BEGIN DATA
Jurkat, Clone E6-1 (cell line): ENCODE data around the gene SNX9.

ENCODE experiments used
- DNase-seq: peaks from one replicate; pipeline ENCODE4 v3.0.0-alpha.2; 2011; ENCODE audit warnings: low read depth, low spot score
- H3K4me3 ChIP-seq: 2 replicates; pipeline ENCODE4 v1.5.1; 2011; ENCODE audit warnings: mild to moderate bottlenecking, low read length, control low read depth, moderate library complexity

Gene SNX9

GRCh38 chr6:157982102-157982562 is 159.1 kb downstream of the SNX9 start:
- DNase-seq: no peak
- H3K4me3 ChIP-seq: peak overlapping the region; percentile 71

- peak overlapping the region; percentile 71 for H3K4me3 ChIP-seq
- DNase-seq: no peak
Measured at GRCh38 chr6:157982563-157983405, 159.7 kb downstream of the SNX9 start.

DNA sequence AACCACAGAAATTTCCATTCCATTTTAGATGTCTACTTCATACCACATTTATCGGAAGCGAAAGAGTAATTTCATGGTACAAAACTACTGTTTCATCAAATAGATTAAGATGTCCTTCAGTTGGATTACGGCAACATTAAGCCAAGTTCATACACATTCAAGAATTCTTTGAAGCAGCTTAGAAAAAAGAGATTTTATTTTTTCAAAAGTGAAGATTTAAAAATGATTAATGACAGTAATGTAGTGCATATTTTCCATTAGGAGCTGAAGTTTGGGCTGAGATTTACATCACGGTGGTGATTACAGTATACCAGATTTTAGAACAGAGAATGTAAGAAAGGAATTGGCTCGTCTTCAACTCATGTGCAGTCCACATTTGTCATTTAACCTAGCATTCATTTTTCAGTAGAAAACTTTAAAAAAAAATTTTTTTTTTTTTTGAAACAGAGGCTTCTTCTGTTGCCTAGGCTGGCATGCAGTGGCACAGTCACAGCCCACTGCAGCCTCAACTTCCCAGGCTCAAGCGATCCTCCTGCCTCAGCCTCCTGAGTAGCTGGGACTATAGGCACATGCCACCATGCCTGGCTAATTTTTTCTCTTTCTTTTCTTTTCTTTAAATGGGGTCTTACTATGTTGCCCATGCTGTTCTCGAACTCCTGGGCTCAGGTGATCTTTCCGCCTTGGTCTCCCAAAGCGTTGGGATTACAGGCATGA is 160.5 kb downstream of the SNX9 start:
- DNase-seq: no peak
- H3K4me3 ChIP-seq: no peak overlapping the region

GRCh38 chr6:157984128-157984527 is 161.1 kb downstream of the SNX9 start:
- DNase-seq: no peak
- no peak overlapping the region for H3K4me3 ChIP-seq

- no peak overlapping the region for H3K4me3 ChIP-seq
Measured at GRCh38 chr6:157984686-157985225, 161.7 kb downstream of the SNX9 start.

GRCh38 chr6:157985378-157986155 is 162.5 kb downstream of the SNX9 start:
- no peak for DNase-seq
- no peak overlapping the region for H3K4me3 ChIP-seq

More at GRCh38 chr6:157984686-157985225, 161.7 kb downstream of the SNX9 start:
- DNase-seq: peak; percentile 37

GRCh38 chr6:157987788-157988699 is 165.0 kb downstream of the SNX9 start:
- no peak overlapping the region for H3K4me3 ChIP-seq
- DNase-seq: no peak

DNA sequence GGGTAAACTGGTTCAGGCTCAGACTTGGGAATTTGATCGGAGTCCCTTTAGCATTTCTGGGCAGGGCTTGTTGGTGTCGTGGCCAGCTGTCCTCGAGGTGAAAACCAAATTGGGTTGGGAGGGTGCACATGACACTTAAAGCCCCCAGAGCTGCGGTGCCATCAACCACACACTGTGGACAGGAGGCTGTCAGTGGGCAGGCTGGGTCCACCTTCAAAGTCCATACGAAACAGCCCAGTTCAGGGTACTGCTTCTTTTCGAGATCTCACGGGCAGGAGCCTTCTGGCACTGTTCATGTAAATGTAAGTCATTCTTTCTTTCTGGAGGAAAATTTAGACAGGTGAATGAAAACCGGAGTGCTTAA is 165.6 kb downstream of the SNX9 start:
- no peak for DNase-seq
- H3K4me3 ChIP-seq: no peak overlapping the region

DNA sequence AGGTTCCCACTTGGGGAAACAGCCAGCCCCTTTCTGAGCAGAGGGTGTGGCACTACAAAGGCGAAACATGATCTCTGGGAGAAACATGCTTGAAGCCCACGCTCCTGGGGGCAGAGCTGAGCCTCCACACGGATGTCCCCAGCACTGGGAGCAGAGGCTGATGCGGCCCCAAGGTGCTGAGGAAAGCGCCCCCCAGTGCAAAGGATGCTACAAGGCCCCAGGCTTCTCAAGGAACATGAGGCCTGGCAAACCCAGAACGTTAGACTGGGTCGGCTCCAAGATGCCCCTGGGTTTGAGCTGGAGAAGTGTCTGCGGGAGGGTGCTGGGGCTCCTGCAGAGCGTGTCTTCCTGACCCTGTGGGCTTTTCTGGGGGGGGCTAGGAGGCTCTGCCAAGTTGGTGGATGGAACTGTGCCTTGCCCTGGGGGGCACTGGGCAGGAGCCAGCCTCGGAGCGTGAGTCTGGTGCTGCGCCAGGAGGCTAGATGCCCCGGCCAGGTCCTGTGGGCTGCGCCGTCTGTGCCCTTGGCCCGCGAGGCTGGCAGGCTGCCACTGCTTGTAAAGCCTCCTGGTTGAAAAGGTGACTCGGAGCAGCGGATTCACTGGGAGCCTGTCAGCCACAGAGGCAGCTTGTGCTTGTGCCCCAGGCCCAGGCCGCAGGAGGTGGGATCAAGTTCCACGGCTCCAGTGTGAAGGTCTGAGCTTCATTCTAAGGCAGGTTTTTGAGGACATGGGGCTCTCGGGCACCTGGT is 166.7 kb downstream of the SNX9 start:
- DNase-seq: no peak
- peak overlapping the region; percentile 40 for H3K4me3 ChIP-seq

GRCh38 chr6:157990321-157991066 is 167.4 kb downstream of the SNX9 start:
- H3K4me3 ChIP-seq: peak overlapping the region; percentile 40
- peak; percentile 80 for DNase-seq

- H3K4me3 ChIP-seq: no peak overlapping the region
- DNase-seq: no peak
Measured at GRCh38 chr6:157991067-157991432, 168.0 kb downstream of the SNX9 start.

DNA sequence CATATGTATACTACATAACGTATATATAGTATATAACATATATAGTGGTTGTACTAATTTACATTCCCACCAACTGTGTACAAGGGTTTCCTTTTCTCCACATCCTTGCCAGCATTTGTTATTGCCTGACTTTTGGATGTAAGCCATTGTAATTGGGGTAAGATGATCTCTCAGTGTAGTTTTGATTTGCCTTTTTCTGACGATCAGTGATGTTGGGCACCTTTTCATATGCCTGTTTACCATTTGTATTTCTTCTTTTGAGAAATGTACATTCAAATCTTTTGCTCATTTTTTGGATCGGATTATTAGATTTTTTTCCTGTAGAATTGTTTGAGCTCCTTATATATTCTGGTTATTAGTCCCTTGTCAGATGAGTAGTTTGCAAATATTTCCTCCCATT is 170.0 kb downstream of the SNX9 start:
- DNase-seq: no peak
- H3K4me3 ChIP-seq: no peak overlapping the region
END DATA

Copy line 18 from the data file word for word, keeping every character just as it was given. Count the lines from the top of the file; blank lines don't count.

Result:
- no peak overlapping the region for H3K4me3 ChIP-seq